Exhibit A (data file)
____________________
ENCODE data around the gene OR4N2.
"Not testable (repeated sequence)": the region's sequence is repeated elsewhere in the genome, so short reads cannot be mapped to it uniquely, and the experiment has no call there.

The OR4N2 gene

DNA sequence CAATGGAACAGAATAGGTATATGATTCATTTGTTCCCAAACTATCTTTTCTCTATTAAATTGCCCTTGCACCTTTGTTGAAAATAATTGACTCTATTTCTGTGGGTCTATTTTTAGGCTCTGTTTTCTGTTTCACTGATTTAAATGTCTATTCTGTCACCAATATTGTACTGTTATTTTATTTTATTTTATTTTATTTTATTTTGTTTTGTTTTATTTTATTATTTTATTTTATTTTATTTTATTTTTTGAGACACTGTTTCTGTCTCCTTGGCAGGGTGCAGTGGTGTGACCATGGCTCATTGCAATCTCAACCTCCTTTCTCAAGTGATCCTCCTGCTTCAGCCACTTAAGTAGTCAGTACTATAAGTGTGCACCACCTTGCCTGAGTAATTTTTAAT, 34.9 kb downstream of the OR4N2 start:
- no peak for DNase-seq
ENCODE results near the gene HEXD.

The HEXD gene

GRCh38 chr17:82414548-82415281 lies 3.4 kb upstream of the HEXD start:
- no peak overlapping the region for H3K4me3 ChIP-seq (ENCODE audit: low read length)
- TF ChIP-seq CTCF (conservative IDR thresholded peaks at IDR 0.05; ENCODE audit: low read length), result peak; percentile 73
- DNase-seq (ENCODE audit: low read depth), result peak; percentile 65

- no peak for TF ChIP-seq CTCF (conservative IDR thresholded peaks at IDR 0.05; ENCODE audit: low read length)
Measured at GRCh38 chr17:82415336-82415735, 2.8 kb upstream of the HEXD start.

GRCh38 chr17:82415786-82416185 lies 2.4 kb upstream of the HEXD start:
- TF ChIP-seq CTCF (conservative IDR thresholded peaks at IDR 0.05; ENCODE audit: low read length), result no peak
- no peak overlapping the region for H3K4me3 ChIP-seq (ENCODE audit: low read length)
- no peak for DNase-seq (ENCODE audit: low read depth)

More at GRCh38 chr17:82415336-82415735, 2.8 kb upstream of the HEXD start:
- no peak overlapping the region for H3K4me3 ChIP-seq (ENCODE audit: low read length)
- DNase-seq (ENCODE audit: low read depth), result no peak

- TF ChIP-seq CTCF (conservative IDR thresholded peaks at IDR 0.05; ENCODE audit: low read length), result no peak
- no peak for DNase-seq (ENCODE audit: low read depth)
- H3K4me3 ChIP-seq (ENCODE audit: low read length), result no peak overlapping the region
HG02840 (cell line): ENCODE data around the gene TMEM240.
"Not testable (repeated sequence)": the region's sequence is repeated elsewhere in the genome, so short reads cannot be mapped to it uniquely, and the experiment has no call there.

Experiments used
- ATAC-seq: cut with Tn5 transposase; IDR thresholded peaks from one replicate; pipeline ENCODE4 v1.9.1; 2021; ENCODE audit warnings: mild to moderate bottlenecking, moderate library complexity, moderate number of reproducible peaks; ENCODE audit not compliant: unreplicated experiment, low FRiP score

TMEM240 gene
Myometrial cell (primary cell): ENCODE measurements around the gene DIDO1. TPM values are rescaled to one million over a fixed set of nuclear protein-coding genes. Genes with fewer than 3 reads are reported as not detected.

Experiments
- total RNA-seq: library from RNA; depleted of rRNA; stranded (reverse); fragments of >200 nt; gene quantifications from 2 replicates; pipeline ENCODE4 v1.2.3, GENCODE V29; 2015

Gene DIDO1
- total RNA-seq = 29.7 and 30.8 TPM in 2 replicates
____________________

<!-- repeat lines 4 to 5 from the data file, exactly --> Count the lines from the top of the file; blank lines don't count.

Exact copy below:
DNA sequence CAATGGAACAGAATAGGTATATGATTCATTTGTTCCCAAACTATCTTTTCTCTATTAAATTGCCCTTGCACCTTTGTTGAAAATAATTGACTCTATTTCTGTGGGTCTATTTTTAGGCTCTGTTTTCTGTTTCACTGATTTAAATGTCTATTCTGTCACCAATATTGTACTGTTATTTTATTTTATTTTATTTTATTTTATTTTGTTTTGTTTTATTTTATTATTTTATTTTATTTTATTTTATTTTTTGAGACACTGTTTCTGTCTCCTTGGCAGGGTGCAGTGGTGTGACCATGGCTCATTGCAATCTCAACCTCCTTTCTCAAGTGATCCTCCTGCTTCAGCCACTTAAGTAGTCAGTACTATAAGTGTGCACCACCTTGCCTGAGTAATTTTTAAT, 34.9 kb downstream of the OR4N2 start:
- no peak for DNase-seq